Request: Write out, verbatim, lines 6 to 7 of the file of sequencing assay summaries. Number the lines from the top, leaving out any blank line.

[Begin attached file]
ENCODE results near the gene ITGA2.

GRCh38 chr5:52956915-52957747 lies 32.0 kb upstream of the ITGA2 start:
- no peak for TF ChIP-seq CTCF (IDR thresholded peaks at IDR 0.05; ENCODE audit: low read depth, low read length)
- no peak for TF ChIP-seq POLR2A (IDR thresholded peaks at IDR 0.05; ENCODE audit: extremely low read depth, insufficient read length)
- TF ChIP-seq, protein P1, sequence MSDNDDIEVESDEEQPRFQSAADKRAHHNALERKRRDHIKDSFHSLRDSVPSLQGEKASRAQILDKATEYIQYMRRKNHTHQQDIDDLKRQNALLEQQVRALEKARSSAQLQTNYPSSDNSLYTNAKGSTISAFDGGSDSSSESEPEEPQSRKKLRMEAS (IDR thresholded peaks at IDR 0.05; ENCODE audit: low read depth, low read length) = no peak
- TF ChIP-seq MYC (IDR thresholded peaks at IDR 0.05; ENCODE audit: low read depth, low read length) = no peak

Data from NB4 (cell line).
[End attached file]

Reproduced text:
- TF ChIP-seq MYC (IDR thresholded peaks at IDR 0.05; ENCODE audit: low read depth, low read length) = no peak

Data from NB4 (cell line).